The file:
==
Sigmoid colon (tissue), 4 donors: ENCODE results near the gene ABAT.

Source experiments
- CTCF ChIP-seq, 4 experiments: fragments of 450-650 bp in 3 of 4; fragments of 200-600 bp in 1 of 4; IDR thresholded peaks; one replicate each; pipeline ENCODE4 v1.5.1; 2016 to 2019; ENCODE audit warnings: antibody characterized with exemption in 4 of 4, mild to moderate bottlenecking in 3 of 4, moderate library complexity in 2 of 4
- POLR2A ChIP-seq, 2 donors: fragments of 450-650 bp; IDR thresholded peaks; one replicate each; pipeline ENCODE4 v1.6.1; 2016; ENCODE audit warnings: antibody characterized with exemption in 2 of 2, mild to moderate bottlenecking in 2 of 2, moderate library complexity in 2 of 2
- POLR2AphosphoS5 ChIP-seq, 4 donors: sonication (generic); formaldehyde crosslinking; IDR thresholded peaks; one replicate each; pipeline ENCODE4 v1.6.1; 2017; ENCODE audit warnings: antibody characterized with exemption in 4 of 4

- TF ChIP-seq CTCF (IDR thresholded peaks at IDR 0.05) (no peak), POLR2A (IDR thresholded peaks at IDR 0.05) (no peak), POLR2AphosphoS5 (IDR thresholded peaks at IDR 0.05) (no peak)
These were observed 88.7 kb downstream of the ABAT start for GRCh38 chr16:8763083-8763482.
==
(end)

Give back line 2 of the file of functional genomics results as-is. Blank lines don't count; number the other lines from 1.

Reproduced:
Source experiments